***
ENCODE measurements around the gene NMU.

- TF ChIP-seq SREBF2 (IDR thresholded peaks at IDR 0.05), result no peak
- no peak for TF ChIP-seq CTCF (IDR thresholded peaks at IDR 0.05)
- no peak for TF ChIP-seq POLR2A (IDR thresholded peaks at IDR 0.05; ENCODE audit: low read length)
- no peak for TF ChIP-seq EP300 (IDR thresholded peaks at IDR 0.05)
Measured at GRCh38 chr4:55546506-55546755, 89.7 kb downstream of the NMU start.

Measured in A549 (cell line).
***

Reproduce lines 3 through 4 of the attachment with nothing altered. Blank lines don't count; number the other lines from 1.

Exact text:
- no peak for TF ChIP-seq CTCF (IDR thresholded peaks at IDR 0.05)
- no peak for TF ChIP-seq POLR2A (IDR thresholded peaks at IDR 0.05; ENCODE audit: low read length)